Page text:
Being PRAYERFUL Stewards of our Relationship within Conferences

Being PRAYERFUL Stewards of our Relationship within Conferences

The months of September and October found me once again on the road spending evenings within our eight conferences. A focus of those gatherings was my presentation followed by holy congregational/parish conversations around the theme of “Why Mission? … Because Jesus Said So!” Within my reflections, I sought to remind us that we gather in church buildings to be fed with God’s written Word heard in proclamation and study and with God’s visible Word offered in bath of baptism and meal of body and blood; so that we can scatter into the world to touch the lives of other people with this hope-filled and life-giving story. Loving, forgiving, caring for, and advocating for people in the name of Jesus, in other words, is not just confessional and constitutional for Lutherans. It is in fact biblical!
I quoted Biblical texts each of those evenings, including Jesus’ call to the first disciples, his reference to us as the light of the world in the Sermon on the Mount, his pronouncement in Luke that we are witnesses to Jesus’ suffering and resurrection, and his commissioning of the first disciples to baptize and teach people of all nations found in the closing verses of the Gospel according to St. Matthew. What has struck me about these texts, as I have continued to ponder them, is that Jesus most often addresses his missional call to ministry not to individuals but to people who are formed into community by his call.
This communal focus was a second component of the evening. It was reflected in the design of the gathering. I had asked our pastors and associates in ministry to bring 3-5 people with them so that they might TOGETHER be in holy conversations amidst the congregations of their conference. Again by design, the final question to be addressed by each congregational group in the course of their holy conversations was, “For what shall the people and congregations of this conference pray when they think of your congregation?”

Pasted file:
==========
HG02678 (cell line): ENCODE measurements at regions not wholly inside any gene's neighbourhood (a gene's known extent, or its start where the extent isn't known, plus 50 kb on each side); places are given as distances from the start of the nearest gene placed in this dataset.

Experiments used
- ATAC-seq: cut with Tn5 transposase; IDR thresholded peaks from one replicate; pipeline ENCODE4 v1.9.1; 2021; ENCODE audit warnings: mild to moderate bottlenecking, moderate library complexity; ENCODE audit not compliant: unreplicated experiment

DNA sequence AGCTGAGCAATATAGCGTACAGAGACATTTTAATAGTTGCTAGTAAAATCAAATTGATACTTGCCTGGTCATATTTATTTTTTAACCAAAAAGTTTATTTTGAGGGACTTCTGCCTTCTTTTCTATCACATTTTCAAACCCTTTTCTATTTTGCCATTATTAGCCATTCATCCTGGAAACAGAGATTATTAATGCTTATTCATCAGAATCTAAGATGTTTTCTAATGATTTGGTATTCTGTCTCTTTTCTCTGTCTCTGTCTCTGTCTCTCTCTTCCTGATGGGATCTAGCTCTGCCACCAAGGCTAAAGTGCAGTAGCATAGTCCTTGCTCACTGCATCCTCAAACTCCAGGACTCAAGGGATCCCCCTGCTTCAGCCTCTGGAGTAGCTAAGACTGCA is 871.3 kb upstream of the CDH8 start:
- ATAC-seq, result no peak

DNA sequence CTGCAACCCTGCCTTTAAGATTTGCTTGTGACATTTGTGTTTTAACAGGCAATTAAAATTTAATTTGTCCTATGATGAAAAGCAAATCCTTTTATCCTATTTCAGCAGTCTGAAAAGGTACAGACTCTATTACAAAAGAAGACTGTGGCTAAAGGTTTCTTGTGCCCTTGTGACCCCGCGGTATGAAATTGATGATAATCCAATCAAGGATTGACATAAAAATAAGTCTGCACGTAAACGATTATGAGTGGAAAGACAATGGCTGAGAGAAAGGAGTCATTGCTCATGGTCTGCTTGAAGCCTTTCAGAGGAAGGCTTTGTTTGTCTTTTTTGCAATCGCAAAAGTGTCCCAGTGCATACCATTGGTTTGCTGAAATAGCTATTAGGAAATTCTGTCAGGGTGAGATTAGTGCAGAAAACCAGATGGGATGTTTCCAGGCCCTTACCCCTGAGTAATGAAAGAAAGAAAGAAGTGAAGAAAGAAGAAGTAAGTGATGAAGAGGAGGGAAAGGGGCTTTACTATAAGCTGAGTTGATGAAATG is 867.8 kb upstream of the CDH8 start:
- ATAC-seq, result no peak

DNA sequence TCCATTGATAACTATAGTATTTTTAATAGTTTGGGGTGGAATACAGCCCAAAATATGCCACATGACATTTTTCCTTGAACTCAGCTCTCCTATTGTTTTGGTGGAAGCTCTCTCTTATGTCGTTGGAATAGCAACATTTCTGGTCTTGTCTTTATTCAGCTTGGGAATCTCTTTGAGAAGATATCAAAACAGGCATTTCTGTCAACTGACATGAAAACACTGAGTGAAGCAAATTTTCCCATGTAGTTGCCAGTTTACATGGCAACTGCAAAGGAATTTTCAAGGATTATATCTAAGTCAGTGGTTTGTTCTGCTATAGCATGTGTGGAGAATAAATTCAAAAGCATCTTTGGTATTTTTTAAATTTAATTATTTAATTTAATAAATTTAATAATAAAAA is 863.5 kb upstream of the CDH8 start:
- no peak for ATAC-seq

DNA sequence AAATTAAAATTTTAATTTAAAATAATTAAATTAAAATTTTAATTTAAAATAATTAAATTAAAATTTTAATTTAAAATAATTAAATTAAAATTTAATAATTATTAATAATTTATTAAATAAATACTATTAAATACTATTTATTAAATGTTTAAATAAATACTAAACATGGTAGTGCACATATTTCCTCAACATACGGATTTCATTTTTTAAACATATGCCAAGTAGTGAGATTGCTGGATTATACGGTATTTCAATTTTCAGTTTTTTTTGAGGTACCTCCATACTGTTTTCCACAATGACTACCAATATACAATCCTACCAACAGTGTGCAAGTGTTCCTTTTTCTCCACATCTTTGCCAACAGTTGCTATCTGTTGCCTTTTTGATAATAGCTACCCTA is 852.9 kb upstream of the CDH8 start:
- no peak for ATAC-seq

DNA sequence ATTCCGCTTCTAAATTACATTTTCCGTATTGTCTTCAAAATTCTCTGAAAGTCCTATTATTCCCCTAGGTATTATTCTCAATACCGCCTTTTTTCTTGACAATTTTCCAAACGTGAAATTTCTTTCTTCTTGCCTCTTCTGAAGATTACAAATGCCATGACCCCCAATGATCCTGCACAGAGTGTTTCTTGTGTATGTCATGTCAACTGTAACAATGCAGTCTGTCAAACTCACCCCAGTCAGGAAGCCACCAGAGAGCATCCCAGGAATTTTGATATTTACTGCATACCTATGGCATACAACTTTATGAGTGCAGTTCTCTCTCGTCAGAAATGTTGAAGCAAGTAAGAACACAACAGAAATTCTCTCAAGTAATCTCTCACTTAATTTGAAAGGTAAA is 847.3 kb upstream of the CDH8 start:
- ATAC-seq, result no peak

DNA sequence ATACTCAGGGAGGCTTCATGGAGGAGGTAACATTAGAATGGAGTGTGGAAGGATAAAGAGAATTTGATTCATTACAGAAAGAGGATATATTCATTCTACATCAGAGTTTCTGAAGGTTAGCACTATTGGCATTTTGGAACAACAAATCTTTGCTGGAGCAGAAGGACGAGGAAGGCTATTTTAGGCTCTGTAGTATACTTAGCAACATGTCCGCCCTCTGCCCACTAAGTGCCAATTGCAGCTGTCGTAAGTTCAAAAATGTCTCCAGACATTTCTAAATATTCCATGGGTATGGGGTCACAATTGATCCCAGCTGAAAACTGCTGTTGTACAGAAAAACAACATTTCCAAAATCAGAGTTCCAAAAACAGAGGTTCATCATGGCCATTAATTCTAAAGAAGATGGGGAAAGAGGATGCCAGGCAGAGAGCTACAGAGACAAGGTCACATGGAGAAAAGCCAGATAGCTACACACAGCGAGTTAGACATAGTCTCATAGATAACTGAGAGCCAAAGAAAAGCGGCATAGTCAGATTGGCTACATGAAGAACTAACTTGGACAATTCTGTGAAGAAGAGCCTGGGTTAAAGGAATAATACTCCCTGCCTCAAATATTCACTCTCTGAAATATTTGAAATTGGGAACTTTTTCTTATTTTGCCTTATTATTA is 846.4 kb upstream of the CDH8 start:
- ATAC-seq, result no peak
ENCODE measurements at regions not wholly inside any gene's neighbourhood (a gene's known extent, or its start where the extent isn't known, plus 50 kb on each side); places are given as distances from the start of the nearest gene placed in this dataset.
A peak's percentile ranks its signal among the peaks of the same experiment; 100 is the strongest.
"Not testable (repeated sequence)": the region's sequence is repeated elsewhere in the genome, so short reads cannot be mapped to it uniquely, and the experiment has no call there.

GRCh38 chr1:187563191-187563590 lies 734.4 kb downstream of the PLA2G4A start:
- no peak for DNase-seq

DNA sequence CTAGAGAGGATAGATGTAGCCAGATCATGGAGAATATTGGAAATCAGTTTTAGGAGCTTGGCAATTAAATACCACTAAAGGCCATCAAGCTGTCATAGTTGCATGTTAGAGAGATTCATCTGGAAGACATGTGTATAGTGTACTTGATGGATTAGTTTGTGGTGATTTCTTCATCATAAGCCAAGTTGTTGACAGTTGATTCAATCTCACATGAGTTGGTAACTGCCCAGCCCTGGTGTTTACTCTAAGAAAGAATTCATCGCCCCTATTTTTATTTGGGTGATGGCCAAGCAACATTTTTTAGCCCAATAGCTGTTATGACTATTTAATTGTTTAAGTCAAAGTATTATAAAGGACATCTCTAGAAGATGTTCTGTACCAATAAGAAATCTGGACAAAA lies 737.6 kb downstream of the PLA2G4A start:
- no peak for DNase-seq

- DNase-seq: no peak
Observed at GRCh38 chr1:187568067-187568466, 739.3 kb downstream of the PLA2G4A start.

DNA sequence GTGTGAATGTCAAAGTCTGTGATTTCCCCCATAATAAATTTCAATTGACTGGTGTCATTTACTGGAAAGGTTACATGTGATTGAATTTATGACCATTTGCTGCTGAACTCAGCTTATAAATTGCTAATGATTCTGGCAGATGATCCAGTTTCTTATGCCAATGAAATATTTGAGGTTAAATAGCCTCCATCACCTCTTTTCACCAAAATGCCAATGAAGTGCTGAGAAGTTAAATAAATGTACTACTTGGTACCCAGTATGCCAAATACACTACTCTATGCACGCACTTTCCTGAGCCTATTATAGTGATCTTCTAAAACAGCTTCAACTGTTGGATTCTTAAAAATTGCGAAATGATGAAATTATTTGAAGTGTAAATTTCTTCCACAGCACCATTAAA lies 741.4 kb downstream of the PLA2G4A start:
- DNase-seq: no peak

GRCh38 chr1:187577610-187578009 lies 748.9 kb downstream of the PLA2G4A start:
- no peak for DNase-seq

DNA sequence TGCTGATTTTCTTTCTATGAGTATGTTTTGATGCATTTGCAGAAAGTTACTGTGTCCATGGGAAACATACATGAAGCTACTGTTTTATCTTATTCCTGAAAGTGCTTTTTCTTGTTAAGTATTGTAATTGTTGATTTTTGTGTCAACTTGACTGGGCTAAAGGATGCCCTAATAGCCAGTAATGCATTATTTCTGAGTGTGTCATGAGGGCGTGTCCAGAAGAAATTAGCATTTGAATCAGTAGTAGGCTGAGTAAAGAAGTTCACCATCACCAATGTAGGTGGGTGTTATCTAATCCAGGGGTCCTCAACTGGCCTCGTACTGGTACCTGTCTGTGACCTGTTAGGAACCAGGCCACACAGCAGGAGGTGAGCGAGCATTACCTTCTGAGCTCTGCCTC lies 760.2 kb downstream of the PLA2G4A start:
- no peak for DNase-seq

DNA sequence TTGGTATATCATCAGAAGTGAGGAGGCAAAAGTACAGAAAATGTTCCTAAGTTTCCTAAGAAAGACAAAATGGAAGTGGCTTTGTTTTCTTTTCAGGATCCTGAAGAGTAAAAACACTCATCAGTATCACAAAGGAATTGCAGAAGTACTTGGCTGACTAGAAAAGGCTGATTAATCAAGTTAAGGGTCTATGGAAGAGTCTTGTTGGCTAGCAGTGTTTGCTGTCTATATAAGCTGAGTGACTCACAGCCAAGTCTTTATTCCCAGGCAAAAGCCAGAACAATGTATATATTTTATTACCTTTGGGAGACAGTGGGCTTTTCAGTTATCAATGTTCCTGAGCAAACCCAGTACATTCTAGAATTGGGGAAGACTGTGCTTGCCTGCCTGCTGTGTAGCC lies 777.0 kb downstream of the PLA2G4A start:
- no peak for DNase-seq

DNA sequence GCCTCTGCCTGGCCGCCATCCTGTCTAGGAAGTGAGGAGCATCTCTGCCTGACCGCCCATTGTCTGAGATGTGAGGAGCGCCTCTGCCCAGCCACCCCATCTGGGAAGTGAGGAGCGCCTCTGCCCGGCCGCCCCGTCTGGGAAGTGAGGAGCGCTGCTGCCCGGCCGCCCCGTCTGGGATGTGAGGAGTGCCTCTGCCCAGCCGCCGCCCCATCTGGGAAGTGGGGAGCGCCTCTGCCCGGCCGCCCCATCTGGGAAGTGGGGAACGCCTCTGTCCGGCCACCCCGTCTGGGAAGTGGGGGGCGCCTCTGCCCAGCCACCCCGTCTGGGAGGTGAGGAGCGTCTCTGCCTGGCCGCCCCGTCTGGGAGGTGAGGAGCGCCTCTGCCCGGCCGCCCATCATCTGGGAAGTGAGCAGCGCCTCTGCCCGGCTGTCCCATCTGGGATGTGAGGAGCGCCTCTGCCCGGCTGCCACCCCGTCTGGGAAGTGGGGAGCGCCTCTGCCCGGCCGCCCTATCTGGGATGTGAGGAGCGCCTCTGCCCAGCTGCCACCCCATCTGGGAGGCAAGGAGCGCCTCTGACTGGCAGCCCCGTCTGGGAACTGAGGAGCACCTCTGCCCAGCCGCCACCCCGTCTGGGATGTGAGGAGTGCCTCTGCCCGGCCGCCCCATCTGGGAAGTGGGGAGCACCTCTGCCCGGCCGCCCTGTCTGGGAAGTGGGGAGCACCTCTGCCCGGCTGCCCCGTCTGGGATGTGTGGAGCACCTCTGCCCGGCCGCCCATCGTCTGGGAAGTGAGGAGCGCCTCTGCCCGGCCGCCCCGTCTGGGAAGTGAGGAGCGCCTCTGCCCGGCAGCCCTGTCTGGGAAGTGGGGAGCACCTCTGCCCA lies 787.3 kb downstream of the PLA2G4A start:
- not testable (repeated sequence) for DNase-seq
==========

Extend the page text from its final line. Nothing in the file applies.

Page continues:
Those prayer concerns were shared in the plenary session that concluded each of the evening meetings. We included them as petitions in the closing prayers and we have been collating them and sending them to all of the congregations in their respective conferences … so that we might be praying for one another in our conference congregations every Sunday and perhaps even daily.
Being people of mission means our focus is not only on our immediate church community. Rather it means looking beyond ourselves to others, and not just with what we have left over! Says Jesus in the Sermon on the Plain in the Gospel of Luke, “But I say to you that listen, love your enemies, do good to those who hate you, bless those who curse you, pray for those who abuse you. … Do to others as you would have them do to you.” These are pointed words; there is no fluff here. Some of us may be deeply troubled or disturbed and disagree with their intent. Nonetheless they are words of Jesus spoken to his followers … to me and to you … to us. Of course, Jesus never said being one of his disciples would be easy, and I think it was for that reason that he sent his disciples out to engage the world in groups. Yes Jesus calls us one by one, and we are baptized one by one, but it is together that we are, gathered, enlightened, and sent so that we might be vital and confident witnesses to Jesus and for Jesus in the world.
Why mission? Because Jesus, the one who has all authority, said to do so, not though just within a congregation, but also in the company of other congregations. As Lutherans in these Allegheny hills and valleys we are blessed by neighboring faith communities, let us be prayerful stewards of the relationship we share in the name of Jesus continually praying – “Give us faith to go out with good courage, not knowing where we go, but only that your hand is leading us and your love supporting us, through Jesus Christ our Lord” … and may God’s people in the Allegheny Synod say … AMEN! +Bishop Pile